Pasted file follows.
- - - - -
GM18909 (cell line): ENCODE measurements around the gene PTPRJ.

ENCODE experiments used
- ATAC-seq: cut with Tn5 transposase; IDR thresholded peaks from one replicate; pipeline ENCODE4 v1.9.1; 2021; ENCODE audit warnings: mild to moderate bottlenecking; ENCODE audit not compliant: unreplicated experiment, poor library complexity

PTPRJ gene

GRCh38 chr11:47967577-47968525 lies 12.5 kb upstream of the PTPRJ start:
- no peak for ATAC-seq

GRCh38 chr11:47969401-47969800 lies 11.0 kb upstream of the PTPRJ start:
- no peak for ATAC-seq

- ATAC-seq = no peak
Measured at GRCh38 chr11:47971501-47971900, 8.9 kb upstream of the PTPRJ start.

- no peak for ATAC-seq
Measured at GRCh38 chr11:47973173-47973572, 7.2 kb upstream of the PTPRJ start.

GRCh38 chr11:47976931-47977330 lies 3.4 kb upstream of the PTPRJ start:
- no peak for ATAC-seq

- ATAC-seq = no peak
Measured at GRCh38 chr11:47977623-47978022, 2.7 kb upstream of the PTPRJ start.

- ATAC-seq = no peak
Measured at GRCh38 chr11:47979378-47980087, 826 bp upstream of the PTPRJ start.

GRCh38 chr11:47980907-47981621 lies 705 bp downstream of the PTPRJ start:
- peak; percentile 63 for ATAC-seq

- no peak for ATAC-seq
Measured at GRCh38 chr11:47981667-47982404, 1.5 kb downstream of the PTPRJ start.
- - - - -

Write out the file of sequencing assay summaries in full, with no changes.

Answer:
GM18909 (cell line): ENCODE measurements around the gene PTPRJ.

ENCODE experiments used
- ATAC-seq: cut with Tn5 transposase; IDR thresholded peaks from one replicate; pipeline ENCODE4 v1.9.1; 2021; ENCODE audit warnings: mild to moderate bottlenecking; ENCODE audit not compliant: unreplicated experiment, poor library complexity

PTPRJ gene

GRCh38 chr11:47967577-47968525 lies 12.5 kb upstream of the PTPRJ start:
- no peak for ATAC-seq

GRCh38 chr11:47969401-47969800 lies 11.0 kb upstream of the PTPRJ start:
- no peak for ATAC-seq

- ATAC-seq = no peak
Measured at GRCh38 chr11:47971501-47971900, 8.9 kb upstream of the PTPRJ start.

- no peak for ATAC-seq
Measured at GRCh38 chr11:47973173-47973572, 7.2 kb upstream of the PTPRJ start.

GRCh38 chr11:47976931-47977330 lies 3.4 kb upstream of the PTPRJ start:
- no peak for ATAC-seq

- ATAC-seq = no peak
Measured at GRCh38 chr11:47977623-47978022, 2.7 kb upstream of the PTPRJ start.

- ATAC-seq = no peak
Measured at GRCh38 chr11:47979378-47980087, 826 bp upstream of the PTPRJ start.

GRCh38 chr11:47980907-47981621 lies 705 bp downstream of the PTPRJ start:
- peak; percentile 63 for ATAC-seq

- no peak for ATAC-seq
Measured at GRCh38 chr11:47981667-47982404, 1.5 kb downstream of the PTPRJ start.